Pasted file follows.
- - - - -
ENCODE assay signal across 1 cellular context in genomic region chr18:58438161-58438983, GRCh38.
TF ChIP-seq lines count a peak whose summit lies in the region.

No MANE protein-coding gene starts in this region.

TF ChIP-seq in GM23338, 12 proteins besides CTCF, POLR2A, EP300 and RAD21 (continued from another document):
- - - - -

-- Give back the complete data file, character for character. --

ENCODE assay signal across 1 cellular context in genomic region chr18:58438161-58438983, GRCh38.
TF ChIP-seq lines count a peak whose summit lies in the region.

No MANE protein-coding gene starts in this region.

TF ChIP-seq in GM23338, 12 proteins besides CTCF, POLR2A, EP300 and RAD21 (continued from another document):